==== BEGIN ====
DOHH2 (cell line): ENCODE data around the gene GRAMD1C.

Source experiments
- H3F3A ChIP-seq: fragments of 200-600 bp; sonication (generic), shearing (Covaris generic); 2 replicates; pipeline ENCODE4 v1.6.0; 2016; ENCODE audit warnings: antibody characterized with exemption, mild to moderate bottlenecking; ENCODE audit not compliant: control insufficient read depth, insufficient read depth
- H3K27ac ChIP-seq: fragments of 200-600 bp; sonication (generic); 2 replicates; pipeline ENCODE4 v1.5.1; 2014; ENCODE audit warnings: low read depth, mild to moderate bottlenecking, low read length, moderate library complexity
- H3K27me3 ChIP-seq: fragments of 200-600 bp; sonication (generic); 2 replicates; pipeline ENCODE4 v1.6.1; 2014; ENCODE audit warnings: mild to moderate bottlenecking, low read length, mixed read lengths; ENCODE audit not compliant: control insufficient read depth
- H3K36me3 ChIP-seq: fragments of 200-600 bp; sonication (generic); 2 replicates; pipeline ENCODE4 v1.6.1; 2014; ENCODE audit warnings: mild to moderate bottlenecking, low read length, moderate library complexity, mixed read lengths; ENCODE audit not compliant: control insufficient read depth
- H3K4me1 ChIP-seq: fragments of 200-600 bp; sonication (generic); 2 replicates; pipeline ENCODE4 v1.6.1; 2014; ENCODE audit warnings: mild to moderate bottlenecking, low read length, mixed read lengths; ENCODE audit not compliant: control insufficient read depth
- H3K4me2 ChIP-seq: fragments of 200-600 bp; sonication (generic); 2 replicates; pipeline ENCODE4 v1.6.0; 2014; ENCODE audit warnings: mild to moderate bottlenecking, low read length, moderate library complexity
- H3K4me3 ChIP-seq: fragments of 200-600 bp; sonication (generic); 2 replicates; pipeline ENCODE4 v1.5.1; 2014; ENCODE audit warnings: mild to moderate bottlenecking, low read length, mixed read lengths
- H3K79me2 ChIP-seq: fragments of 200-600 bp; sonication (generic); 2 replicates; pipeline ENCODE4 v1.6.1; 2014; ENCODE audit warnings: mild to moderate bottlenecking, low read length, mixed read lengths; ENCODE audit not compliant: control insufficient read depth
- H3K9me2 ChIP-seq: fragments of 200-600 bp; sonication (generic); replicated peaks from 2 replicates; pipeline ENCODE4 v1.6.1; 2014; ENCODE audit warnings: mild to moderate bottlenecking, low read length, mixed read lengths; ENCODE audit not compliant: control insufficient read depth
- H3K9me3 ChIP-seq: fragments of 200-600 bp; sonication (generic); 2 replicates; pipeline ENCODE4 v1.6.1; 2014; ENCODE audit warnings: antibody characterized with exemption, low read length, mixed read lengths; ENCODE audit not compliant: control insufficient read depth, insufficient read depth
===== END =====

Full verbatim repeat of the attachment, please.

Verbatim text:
DOHH2 (cell line): ENCODE data around the gene GRAMD1C.

Source experiments
- H3F3A ChIP-seq: fragments of 200-600 bp; sonication (generic), shearing (Covaris generic); 2 replicates; pipeline ENCODE4 v1.6.0; 2016; ENCODE audit warnings: antibody characterized with exemption, mild to moderate bottlenecking; ENCODE audit not compliant: control insufficient read depth, insufficient read depth
- H3K27ac ChIP-seq: fragments of 200-600 bp; sonication (generic); 2 replicates; pipeline ENCODE4 v1.5.1; 2014; ENCODE audit warnings: low read depth, mild to moderate bottlenecking, low read length, moderate library complexity
- H3K27me3 ChIP-seq: fragments of 200-600 bp; sonication (generic); 2 replicates; pipeline ENCODE4 v1.6.1; 2014; ENCODE audit warnings: mild to moderate bottlenecking, low read length, mixed read lengths; ENCODE audit not compliant: control insufficient read depth
- H3K36me3 ChIP-seq: fragments of 200-600 bp; sonication (generic); 2 replicates; pipeline ENCODE4 v1.6.1; 2014; ENCODE audit warnings: mild to moderate bottlenecking, low read length, moderate library complexity, mixed read lengths; ENCODE audit not compliant: control insufficient read depth
- H3K4me1 ChIP-seq: fragments of 200-600 bp; sonication (generic); 2 replicates; pipeline ENCODE4 v1.6.1; 2014; ENCODE audit warnings: mild to moderate bottlenecking, low read length, mixed read lengths; ENCODE audit not compliant: control insufficient read depth
- H3K4me2 ChIP-seq: fragments of 200-600 bp; sonication (generic); 2 replicates; pipeline ENCODE4 v1.6.0; 2014; ENCODE audit warnings: mild to moderate bottlenecking, low read length, moderate library complexity
- H3K4me3 ChIP-seq: fragments of 200-600 bp; sonication (generic); 2 replicates; pipeline ENCODE4 v1.5.1; 2014; ENCODE audit warnings: mild to moderate bottlenecking, low read length, mixed read lengths
- H3K79me2 ChIP-seq: fragments of 200-600 bp; sonication (generic); 2 replicates; pipeline ENCODE4 v1.6.1; 2014; ENCODE audit warnings: mild to moderate bottlenecking, low read length, mixed read lengths; ENCODE audit not compliant: control insufficient read depth
- H3K9me2 ChIP-seq: fragments of 200-600 bp; sonication (generic); replicated peaks from 2 replicates; pipeline ENCODE4 v1.6.1; 2014; ENCODE audit warnings: mild to moderate bottlenecking, low read length, mixed read lengths; ENCODE audit not compliant: control insufficient read depth
- H3K9me3 ChIP-seq: fragments of 200-600 bp; sonication (generic); 2 replicates; pipeline ENCODE4 v1.6.1; 2014; ENCODE audit warnings: antibody characterized with exemption, low read length, mixed read lengths; ENCODE audit not compliant: control insufficient read depth, insufficient read depth